SOME BOOKS OF THE WEEK.
[Under this /leading we notice such Books of the week as have not been reser red for rerieto tn other forms.]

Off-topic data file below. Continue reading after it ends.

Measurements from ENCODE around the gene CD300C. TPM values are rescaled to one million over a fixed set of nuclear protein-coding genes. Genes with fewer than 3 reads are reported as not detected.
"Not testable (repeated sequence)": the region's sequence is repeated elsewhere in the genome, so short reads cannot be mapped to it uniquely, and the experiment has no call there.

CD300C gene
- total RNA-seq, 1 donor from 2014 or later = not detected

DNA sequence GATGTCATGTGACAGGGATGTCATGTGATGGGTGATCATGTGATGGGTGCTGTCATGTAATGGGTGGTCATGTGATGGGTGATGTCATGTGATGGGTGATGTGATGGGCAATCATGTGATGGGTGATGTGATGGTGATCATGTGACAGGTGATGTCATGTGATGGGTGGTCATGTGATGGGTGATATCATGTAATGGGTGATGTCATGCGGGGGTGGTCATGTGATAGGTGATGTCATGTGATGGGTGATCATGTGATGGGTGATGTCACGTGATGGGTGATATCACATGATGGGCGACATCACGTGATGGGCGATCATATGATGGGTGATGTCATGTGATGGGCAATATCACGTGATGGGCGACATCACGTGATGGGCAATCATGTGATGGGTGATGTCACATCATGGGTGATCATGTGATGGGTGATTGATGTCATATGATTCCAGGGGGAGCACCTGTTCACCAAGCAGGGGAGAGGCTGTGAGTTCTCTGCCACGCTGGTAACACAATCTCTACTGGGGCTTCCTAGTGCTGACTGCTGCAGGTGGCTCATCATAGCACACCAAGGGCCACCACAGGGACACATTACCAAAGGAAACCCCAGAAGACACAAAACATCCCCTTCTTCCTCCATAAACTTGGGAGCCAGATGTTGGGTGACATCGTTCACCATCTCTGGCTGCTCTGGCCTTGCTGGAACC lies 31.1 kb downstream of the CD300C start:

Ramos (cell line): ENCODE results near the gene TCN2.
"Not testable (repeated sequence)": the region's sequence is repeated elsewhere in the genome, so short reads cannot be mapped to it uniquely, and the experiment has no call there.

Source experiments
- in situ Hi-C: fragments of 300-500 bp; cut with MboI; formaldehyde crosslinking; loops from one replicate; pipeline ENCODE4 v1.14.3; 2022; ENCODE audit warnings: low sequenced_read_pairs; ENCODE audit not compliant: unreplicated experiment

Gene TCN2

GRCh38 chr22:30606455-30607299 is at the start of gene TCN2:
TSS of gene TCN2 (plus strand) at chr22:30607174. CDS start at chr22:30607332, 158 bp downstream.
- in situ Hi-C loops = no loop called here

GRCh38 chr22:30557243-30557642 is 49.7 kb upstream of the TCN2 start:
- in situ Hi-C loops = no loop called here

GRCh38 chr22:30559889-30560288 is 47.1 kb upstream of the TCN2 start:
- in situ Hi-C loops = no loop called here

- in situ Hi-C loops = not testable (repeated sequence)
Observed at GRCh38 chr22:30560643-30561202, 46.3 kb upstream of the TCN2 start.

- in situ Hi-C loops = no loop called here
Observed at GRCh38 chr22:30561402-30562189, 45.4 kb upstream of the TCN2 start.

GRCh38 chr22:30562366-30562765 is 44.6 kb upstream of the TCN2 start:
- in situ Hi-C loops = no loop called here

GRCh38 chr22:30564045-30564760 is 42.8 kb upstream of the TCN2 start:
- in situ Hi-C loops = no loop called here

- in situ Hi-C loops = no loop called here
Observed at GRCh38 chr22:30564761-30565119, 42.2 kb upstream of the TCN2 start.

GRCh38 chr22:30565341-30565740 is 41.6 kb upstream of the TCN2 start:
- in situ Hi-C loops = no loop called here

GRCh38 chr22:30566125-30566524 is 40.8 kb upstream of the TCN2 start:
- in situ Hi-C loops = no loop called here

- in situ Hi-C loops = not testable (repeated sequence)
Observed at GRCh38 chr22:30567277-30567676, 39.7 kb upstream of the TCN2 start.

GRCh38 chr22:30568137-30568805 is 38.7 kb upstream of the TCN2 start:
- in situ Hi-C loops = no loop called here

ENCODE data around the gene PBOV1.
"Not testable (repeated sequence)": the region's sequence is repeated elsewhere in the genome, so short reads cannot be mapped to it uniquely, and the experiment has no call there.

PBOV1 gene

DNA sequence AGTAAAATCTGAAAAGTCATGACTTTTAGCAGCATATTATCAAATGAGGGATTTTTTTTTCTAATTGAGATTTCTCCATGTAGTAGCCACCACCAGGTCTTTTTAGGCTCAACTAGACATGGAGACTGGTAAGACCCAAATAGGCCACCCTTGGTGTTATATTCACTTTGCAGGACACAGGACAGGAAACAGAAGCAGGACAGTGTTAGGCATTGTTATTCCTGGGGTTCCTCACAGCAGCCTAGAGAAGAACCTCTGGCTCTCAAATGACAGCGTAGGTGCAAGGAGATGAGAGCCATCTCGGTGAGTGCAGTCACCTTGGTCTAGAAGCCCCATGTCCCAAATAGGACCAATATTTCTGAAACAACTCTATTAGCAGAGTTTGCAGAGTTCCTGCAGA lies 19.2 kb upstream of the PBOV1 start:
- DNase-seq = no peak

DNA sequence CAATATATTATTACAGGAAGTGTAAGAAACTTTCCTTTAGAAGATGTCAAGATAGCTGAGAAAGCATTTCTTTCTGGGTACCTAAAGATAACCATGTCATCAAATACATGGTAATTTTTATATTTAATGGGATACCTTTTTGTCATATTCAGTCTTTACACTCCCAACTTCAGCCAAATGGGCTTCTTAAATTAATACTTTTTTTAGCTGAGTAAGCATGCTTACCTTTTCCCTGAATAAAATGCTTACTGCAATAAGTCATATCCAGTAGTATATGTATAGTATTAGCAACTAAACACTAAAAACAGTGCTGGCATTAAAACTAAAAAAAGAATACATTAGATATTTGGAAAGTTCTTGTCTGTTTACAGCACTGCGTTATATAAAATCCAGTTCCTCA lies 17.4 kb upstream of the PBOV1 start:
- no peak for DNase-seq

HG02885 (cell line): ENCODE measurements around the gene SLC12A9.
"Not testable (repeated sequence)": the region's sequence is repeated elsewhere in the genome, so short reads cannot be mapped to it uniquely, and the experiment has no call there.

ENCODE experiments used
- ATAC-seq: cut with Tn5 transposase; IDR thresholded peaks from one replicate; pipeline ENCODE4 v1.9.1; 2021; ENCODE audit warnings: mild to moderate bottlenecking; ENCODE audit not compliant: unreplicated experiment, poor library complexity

The Problem of South African Unity. By W. Basil Worsfold. (George Allen. 6d. net.)–Mr. Worafold publishes here a lecture (the concluding one of a series of six) delivered at the Imperial Institute on December 14th last. This is not the place to dismiss questions in South African politics, but we may indicate Mr. Worsfold's conclusions, which are mainly these,—that we are bound, under penalties of a far-reaching kind, to restore our supremacy, and that a lastingly peaceable settlement will not be impossible when the war is over. Here is a quotation from Sir Bartle Frere :—" Any attempt to give back or restore the Boer Republic in the Transvaal must lead to anarchy and failure, and probably, at no distant period, to a vicious imitation of some South American Republic, in which the more uneducated and misguided Boers, dominated by Germans, Hollanders, Irish Home Rulers, and other t uropean Republicans and Socialists, will become a pest to the'whole of South Africa, and a most dangerous fulcrum to any European Power, bent on contesting our naval supremacy, or injuring us in our Colonies." That is like clair- voyance.